It didn’t take long for Gaelon to adjust to life on earth. The three newcomers fell into the habit of reading and meditating during the day, and one month later, under a bright Seed Moon, the four of them went out to plant the cornfield, just as Leeland had done before his sons had moved away.

Author’s note: This story came from some writing prompts and a list of moon names in the back of a Field Notes notebook. With some work it might end up being something interesting.

Excerpt from “Redeemable”: Stories we Don’t Know

This is an excerpt from my NaNoWriMo novel this year, entitled Redeemable. I don’t have a ton of time to clean it up or make some of the more obscure passages make sense, so you’ll have to deal with a slightly weird story.

But you’re used to that.

Thank you for reading!

Every person carries their own little history in their head; the stories of who they are and what has happened to them. These stories are secret.

But that’s not what I’m talking about.

We think we know everything that happens. We think we know where everyone is most of the time, so we know most of what is going on in the world. We think that the things we don’t know about are small and useless things. Maybe someone is in love with someone else and we’re not really aware, but that’s not a big deal, right? Or maybe there are little crimes, people finding chemical delights in ways that we forbid. Again, not a huge deal.

But we’re wrong. Big things are invisible. Massive, earth moving stories and plots that simmer below the surface of our reality, they are there. They are undetected. Sometimes we see corners of them.

Let me tell you a story.

Once there was a man. He was named Lenny. He lived down here. He never married, but he dated quite a few girls. He worked in the botany lab, did solid but unimpressive research, progressed the sum total of our knowledge by an amount that moved along a linear path. He enjoyed painting in his free time. He slept almost exactly eight hours every night, based on when he went into and out of his bedroom.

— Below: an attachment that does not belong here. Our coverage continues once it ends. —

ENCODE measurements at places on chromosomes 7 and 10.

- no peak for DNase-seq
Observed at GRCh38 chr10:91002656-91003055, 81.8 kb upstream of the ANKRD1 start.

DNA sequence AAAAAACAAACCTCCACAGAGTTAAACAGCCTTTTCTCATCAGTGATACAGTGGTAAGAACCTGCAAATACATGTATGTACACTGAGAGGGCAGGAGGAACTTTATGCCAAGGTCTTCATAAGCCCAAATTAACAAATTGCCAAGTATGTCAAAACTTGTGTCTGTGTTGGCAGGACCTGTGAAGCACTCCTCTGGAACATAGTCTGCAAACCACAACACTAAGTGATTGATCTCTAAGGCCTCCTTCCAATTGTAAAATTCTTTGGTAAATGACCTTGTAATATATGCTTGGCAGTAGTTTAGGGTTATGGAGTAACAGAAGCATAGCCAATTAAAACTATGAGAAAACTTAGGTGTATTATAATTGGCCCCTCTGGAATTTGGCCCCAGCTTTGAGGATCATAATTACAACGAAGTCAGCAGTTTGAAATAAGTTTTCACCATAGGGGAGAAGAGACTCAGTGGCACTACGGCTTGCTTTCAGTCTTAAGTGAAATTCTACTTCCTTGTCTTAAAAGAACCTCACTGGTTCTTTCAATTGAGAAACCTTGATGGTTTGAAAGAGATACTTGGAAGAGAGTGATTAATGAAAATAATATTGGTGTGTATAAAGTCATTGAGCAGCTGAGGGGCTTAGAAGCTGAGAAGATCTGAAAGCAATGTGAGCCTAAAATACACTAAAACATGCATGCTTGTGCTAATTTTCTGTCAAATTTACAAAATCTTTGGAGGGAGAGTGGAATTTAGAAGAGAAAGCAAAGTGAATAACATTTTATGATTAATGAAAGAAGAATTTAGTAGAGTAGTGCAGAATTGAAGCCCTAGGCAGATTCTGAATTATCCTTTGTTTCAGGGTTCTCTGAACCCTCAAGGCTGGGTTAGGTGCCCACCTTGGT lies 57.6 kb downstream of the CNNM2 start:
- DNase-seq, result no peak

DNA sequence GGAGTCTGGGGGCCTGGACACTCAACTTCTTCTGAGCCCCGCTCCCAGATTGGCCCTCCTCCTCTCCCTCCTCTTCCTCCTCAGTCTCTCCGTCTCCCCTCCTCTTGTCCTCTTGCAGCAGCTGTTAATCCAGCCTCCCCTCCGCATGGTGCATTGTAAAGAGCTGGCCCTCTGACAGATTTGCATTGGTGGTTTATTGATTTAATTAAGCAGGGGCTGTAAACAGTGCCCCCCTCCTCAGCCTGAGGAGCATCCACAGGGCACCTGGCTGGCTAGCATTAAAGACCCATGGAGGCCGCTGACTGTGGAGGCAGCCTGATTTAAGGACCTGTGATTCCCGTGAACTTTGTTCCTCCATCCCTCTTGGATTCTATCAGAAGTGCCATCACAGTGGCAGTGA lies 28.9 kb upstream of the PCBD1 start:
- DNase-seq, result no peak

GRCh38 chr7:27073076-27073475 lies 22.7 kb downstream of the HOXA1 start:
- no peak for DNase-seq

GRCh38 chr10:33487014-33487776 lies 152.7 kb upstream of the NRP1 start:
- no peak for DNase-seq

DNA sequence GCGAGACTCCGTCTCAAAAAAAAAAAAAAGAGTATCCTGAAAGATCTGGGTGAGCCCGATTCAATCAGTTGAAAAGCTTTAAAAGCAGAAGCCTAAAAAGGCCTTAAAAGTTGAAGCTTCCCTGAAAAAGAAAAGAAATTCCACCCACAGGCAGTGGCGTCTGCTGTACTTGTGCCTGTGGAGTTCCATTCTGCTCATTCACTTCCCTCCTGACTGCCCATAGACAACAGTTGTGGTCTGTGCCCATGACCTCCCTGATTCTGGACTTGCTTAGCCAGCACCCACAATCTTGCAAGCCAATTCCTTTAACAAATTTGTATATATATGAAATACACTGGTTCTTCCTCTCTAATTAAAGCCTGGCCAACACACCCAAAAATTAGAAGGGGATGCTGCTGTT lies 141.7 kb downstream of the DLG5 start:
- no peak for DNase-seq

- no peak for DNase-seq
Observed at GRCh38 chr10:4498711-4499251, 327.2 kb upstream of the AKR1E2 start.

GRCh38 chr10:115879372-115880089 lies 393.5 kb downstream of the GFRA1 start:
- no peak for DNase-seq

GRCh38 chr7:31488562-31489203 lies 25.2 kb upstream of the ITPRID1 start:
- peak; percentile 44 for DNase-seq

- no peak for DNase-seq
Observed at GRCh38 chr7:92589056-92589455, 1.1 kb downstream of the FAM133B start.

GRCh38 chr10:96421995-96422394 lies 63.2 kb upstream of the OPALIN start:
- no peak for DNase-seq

About three years ago his paintings started getting weirder. He started including phrases in them, sometimes all on one painting, sometimes spread across multiple canvases. The phrases were nonsense. Things like “Arrows fly truest when aimed north,” Or “The sky? Ask me about it tomorrow.”

If they were secret messages to someone they were a very poor form of communication. They were seen by me (because of the spy cams), his girlfriend, and as far as we can tell nobody else. Ever.

One day he didn’t show up for work. Wait, let me back up. One day he came to work, and gave his boss a note. It read “I am in grave danger. If I have endangered the lab or our research I apologize. The Centarch does not rule alone down here.” He didn’t wait for her to read the note, he just went to work as if nothing had ever happened.

Three days later he didn’t show up for work. Still somewhat unnerved because of his cryptic little letter, his supervisor called his phone and got no answer. She emailed him and got an automated reply that said “I am unlikely to respond, but if I do it will be in two years.”

She asked the Centarch if they could find him. We sent out some people. And we found him. He was dead in a new tunnel, where cameras hadn’t been installed yet. We combed the footage of every path leading to that spot and he never appeared on any of it. He was found dead of a massive blow to the chest, literally a single punch that stopped his heart. But, even after death, he was smiling.

Four hours before his estimated time of death he was seen leaving his bedroom. Three hours after we found his body he was seen entering his bedroom. We also have footage of his autopsy, occurring at the exact same second when he was seen entering his room. In both videos we see his face clearly. When a team went to search his room, two hours later, there was a brand new painting, the paint still drying. He had not been seen carrying the canvas into that room.

The painting said “I forgot…” and was a picture of a small house under a beautiful yellow sun.

All of his paintings hang in the Mitzi gallery now. Many people find them quite inspirational. The story of his death isn’t told. We can’t tell it. Because we don’t know the half of it.

Sin

This story was originally part of my novel Pacifica which if all goes well will be available in some form or another by early 2017. This entire story line has been removed from that novel, so hey, I guess I can put it up here.

People have used a lot of words to describe Julian Baum. People who see him on the street with a data feed flickering on his mirrored shades would call him a tech rat. Cops call him a street punk. People who work for him call him an optimistic idiot, and people he works for generally call him “number one” or “lieutenant” or “that smarmy guy we hired”.